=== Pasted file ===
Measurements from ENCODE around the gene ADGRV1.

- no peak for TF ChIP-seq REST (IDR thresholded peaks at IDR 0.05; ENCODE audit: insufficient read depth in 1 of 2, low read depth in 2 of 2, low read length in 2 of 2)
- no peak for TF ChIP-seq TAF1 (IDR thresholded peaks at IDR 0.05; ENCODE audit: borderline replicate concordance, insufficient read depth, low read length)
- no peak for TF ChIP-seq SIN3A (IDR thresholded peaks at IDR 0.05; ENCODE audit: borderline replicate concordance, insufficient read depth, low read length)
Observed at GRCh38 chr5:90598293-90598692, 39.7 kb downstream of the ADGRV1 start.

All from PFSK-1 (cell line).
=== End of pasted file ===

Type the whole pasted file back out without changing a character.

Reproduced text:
Measurements from ENCODE around the gene ADGRV1.

- no peak for TF ChIP-seq REST (IDR thresholded peaks at IDR 0.05; ENCODE audit: insufficient read depth in 1 of 2, low read depth in 2 of 2, low read length in 2 of 2)
- no peak for TF ChIP-seq TAF1 (IDR thresholded peaks at IDR 0.05; ENCODE audit: borderline replicate concordance, insufficient read depth, low read length)
- no peak for TF ChIP-seq SIN3A (IDR thresholded peaks at IDR 0.05; ENCODE audit: borderline replicate concordance, insufficient read depth, low read length)
Observed at GRCh38 chr5:90598293-90598692, 39.7 kb downstream of the ADGRV1 start.

All from PFSK-1 (cell line).